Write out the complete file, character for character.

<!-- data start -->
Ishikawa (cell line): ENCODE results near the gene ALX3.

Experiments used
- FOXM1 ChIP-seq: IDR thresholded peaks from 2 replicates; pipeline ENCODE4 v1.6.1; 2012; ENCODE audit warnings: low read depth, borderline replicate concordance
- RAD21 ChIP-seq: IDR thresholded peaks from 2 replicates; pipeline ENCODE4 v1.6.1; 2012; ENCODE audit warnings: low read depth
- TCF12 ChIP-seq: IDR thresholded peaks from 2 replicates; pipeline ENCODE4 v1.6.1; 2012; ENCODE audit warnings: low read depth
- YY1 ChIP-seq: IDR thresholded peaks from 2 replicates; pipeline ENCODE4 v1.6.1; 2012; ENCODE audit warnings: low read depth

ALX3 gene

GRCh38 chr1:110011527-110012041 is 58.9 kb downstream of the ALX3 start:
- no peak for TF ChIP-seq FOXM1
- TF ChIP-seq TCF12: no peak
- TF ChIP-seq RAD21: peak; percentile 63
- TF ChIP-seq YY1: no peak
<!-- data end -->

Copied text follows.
Ishikawa (cell line): ENCODE results near the gene ALX3.

Experiments used
- FOXM1 ChIP-seq: IDR thresholded peaks from 2 replicates; pipeline ENCODE4 v1.6.1; 2012; ENCODE audit warnings: low read depth, borderline replicate concordance
- RAD21 ChIP-seq: IDR thresholded peaks from 2 replicates; pipeline ENCODE4 v1.6.1; 2012; ENCODE audit warnings: low read depth
- TCF12 ChIP-seq: IDR thresholded peaks from 2 replicates; pipeline ENCODE4 v1.6.1; 2012; ENCODE audit warnings: low read depth
- YY1 ChIP-seq: IDR thresholded peaks from 2 replicates; pipeline ENCODE4 v1.6.1; 2012; ENCODE audit warnings: low read depth

ALX3 gene

GRCh38 chr1:110011527-110012041 is 58.9 kb downstream of the ALX3 start:
- no peak for TF ChIP-seq FOXM1
- TF ChIP-seq TCF12: no peak
- TF ChIP-seq RAD21: peak; percentile 63
- TF ChIP-seq YY1: no peak